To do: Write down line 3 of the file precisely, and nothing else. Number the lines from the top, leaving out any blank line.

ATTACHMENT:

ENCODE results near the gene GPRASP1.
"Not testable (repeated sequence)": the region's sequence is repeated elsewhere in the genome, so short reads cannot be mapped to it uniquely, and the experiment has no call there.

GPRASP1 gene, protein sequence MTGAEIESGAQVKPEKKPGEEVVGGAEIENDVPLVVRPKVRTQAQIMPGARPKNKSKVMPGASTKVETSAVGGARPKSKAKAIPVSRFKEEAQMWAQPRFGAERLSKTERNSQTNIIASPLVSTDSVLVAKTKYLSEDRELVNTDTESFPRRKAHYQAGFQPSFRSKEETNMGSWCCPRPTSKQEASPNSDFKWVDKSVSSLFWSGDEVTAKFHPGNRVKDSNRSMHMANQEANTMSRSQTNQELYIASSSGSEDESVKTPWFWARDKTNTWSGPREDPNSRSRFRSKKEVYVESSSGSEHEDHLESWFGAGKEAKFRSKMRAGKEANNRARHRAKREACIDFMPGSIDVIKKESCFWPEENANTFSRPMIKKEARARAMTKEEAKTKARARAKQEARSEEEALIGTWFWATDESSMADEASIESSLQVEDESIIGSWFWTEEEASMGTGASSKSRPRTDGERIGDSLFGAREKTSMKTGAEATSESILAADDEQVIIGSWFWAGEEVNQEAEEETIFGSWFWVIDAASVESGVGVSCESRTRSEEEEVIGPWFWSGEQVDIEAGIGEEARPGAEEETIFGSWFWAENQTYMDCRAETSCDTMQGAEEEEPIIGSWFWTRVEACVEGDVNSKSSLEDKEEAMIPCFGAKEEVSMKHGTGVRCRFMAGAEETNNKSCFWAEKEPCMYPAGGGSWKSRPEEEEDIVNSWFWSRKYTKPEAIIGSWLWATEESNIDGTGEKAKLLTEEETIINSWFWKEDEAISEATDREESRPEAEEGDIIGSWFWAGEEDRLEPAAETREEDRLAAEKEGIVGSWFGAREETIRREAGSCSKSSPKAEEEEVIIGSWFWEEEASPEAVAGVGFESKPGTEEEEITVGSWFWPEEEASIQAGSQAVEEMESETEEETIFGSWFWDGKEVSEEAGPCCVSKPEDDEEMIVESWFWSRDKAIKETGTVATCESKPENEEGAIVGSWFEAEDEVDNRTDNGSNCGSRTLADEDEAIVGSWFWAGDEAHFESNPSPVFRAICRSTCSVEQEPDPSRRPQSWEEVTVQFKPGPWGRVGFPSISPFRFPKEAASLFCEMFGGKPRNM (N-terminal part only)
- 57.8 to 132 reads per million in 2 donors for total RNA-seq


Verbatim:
GPRASP1 gene, protein sequence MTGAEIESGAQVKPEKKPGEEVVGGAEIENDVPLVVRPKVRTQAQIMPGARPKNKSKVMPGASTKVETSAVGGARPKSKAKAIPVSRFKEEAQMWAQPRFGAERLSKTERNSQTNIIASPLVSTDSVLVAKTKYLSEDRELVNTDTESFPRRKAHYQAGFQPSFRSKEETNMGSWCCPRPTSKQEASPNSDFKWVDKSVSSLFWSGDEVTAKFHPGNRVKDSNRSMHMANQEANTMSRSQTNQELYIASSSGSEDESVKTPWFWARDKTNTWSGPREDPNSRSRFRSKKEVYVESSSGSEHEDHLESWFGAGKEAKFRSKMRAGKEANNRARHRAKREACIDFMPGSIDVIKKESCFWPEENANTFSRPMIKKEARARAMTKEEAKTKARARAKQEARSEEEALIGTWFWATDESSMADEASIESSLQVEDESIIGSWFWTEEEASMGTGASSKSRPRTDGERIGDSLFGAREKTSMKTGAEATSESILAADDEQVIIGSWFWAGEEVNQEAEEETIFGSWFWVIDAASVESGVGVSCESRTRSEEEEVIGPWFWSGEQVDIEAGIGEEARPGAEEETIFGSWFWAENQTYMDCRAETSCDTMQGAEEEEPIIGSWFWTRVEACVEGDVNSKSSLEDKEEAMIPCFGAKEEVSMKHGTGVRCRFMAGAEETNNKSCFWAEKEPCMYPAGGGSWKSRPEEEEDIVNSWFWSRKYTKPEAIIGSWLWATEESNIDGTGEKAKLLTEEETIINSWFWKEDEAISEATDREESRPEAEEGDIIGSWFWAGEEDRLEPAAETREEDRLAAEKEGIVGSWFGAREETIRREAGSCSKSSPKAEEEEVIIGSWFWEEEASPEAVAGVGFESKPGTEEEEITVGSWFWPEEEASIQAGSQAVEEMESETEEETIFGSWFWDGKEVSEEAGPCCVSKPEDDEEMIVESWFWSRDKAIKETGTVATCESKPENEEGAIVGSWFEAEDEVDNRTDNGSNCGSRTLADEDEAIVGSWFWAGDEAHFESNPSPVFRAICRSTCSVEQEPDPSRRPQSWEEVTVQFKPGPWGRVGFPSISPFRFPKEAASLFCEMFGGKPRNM (N-terminal part only)